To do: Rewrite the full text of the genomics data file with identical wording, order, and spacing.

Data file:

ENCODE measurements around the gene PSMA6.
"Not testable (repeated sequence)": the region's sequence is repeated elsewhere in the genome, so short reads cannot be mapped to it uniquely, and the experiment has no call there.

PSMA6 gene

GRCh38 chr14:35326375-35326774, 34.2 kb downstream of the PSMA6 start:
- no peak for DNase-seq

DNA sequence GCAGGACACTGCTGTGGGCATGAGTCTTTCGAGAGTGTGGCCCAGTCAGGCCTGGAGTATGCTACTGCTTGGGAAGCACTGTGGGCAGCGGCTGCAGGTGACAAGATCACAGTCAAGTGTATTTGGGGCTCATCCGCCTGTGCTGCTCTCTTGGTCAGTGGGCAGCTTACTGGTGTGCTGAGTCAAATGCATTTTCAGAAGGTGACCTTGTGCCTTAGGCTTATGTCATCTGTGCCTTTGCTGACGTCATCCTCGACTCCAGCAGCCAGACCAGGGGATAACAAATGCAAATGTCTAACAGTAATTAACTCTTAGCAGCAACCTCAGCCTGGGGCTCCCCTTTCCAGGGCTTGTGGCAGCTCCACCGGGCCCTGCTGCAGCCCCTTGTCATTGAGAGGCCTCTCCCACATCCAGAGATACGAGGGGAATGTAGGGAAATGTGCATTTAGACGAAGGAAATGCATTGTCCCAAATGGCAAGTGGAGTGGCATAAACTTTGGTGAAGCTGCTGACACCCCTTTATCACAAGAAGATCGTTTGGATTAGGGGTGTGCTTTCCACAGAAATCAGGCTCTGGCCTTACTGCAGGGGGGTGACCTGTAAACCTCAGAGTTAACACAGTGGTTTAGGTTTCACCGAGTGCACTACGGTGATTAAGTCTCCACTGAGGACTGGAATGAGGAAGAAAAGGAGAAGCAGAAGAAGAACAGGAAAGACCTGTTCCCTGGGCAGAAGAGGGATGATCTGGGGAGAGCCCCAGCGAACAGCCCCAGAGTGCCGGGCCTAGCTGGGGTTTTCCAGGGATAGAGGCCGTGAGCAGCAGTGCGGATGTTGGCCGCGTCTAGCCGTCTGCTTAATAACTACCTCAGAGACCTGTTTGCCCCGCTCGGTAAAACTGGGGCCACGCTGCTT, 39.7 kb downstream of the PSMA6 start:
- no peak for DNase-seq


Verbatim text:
ENCODE measurements around the gene PSMA6.
"Not testable (repeated sequence)": the region's sequence is repeated elsewhere in the genome, so short reads cannot be mapped to it uniquely, and the experiment has no call there.

PSMA6 gene

GRCh38 chr14:35326375-35326774, 34.2 kb downstream of the PSMA6 start:
- no peak for DNase-seq

DNA sequence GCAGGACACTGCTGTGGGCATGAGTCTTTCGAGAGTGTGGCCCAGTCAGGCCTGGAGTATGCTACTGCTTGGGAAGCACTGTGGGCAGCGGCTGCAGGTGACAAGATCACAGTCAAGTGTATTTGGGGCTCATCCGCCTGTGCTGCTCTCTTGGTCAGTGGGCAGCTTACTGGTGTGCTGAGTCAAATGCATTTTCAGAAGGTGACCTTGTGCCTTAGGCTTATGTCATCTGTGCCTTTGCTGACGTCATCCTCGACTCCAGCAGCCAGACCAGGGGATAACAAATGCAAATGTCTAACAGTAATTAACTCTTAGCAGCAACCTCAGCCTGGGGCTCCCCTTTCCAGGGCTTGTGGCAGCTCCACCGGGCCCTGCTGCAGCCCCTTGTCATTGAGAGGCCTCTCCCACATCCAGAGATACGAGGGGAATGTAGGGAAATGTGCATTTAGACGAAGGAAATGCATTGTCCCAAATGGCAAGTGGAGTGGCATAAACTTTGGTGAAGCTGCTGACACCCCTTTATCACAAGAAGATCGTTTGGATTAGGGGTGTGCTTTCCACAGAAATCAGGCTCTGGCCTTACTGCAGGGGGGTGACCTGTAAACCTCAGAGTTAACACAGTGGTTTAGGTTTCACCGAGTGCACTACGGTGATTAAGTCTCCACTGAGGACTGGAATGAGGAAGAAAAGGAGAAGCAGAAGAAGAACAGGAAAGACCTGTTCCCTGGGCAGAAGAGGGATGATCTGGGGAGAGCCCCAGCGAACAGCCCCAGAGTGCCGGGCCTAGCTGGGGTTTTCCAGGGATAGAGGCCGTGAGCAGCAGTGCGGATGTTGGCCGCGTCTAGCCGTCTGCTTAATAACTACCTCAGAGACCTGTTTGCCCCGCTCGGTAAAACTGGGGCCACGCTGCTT, 39.7 kb downstream of the PSMA6 start:
- no peak for DNase-seq